13 features to improve your Google Docs experience

These handy-but-hidden features will help you do things like create typing shortcuts, translate text instantly, or add GIFs to your documents.

13 features to improve your Google Docs experience

This article is republished with permission from Wonder Tools, a newsletter that helps you discover the most useful sites and apps. Subscribe here.


I posted five useful things to do with Google Docs last week. This is a follow-up with some handy-but-hidden Google Docs features.

1. Translate text instantly

Share your doc in another language. Your original is preserved—Google Docs just creates a translated copy of your document. It’s not human quality, but it’s enough for the gist.
How: Go to Tools > Translate document.

2. Display persistent word count

Word counters, delight! This is new. Show a persistent count at the bottom left of your editing window.
How: Go to Tools > Word count—or Command-Shift-C— and select “Display word count while typing.”


3. Create a Web page out of a document

You can publish docs to the Web fast, easily, and free. In an emergency, this can be a convenient way to create a public Web page. You can even make it publicly editable, thereby converting it into a community Wiki. This approach has been used to provide emergency info and to track people’s safety after natural disasters.
How: Go to the File menu and click Publish to the web.

4. Create typing shortcuts

You can tell Google Docs to expand any short phrase or letter combination you type into anything else. This is useful for any long word or phrase you type frequently. You can set them up for your email address or mailing address, a word you often misspell or anything else. When you type “myemail” or whatever letters or phrase you choose, Google Docs will automatically expand it into your email address.
How: To set up shortcuts, go to Tools > preferences, then select Substitutions on the top right.

5. Check on changes

Version history is a great tool for checking out what people have changed without having to examine every sentence manually. At a glance, it will show you what was changed, by whom, and when.
How: Go to File > Version history


6. Name versions

If you’re editing a doc and ending up with multiple different versions, go to File > Version history and then “Name a Version” and give the version you’re working on a specific name. Like “Jane’s edit” or “Prepublish version without images” or whatever else makes sense to you.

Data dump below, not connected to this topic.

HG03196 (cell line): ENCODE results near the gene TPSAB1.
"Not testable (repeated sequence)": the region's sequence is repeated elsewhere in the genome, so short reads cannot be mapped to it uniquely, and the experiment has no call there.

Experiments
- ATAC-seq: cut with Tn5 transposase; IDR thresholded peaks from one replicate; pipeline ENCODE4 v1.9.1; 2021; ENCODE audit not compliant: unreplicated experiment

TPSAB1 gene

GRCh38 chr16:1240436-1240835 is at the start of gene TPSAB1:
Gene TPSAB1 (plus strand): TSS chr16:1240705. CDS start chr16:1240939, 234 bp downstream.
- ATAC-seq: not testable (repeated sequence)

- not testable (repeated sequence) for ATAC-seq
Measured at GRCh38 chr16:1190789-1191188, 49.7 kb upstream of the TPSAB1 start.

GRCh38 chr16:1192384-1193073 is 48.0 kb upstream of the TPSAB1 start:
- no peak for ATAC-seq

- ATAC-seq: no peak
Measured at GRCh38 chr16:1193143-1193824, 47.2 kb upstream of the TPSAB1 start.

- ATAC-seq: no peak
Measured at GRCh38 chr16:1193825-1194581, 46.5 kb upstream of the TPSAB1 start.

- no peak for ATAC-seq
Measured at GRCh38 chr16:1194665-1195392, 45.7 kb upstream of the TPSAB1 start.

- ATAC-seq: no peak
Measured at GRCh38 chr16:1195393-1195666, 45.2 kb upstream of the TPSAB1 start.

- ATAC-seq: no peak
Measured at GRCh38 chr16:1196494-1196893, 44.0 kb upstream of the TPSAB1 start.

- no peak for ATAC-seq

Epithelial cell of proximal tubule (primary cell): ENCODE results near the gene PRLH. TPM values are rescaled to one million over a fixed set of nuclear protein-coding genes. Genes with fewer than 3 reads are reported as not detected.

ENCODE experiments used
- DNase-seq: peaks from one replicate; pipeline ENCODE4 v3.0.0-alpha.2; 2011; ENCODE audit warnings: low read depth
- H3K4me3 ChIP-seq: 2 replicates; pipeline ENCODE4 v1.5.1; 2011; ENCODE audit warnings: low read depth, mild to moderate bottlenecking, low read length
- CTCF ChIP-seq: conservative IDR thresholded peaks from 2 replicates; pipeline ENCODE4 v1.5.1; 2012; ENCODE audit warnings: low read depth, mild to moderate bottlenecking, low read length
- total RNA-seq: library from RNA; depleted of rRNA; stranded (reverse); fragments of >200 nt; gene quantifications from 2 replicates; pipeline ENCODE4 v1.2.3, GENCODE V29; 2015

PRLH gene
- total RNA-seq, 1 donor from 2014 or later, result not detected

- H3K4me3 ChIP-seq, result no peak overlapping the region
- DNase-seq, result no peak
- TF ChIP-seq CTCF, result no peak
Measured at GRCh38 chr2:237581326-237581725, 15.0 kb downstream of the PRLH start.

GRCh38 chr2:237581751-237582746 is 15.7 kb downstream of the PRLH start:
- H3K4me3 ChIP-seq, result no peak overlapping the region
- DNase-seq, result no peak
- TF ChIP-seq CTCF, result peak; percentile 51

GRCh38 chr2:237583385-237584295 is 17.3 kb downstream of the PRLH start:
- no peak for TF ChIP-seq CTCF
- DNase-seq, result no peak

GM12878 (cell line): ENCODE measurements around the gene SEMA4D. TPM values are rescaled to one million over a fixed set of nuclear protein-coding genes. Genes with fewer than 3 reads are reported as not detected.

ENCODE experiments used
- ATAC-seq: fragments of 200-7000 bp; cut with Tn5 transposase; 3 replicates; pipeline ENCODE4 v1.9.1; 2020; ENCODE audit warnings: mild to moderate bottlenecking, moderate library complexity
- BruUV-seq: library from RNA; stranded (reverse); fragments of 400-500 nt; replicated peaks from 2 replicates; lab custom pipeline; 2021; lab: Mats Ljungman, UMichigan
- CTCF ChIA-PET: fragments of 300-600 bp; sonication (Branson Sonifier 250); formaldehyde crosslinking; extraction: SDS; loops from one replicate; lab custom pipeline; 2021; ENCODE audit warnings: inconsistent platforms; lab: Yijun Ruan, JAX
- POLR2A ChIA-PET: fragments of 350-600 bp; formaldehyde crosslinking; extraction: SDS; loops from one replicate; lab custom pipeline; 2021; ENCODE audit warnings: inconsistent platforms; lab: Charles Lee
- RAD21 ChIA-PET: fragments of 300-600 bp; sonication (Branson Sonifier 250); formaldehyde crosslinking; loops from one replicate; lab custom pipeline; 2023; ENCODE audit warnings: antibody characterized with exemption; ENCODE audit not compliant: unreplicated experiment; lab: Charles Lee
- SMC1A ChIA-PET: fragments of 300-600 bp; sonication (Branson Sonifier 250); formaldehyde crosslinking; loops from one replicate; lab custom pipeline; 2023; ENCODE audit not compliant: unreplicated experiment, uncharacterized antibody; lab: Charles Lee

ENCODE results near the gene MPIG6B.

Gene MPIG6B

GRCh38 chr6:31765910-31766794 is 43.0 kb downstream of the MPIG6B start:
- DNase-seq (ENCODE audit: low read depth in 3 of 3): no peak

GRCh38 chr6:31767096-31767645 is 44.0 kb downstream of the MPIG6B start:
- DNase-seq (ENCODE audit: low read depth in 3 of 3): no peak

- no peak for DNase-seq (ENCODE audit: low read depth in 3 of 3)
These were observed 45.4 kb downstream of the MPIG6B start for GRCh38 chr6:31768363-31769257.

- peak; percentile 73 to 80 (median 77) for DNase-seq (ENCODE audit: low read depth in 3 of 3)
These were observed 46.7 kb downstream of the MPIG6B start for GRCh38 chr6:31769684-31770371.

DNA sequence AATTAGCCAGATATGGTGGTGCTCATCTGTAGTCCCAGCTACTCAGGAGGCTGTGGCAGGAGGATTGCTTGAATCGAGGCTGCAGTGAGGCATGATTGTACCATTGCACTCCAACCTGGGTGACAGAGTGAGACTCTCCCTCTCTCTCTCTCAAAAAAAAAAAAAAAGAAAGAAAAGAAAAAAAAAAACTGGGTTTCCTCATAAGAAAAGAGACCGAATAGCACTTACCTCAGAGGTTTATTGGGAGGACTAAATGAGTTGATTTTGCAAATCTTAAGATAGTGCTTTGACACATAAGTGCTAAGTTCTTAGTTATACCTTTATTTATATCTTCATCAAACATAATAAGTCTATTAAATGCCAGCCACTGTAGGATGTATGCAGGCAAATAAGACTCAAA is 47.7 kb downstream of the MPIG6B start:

How: Here’s a 30-second video demo:

7. Add a table of contents

If you’ve got a long document, automatically create a table of contents (TOC) so people can quickly find what they need. Put your cursor where you want the TOC to appear.
How: Select Insert > Table of contents and decide whether you want the links to be black or blue. Pick the black option for a cleaner look. Then adjust key titles in the doc so they’ll appear in the TOC by using the Format menu to style section headers. Here’s step-by-step help on this if you need it.

8. Clean up your doc 

Use horizontal line breaks to clean up long docs into neater sections.
How: Use Insert > Horizontal line


9. Add a GIF to add a visual explanation, or to give a doc more life 

Add visual movement directly next to your words with GIFs. It’s a nice way to get around not being able to embed videos.
How: Go to Insert > Image and upload a GIF.

To see an example of a GIF in a Google Doc or to try adding one of your own, visit my cat jibberish public doc. Test it out by inserting a GIF.

10. Use bigger fonts

Bigger text is easier to read. It may seem odd at first, but people will enjoy the readability of your docs. Use size 14 if you can get away with it. See the second page of that cat jibberish doc to see the difference a larger font makes.


11. Use Georgia or Raleway

These fonts are easy to read, elegant, and professional. If you’d like more font options, click the font button on the tool palette and then More fonts to add alternatives.

12. Type in Chrome’s address bar to instantly create a new doc

Skip navigation steps and start working on a new document instantly. This works also by typing in,,,, or to create instant Google spreadsheets, slides, forms, sites, or calendar events.

13. Create a highlighter effect

How: Select text, click the highlighter button, and choose bright yellow.


Google Docs Alternatives

Some people swear by a newer generation of clean, simple apps for writing online.

Popular apps in this vein include BearUlyssesCalmly Writer, and Drafts. They aim to be “distraction-free” writing spaces with minimalist menus so you can focus on your words. Hemingway is an interesting alternative that automatically highlights ways your writing could be sharpened.

This article is republished with permission from Wonder Tools, a newsletter that helps you discover the most useful sites and apps. Subscribe here.




About the author

Jeremy Caplan is the director of teaching and learning at CUNY’s Newmark Graduate School of Journalism and the creator of the Wonder Tools newsletter.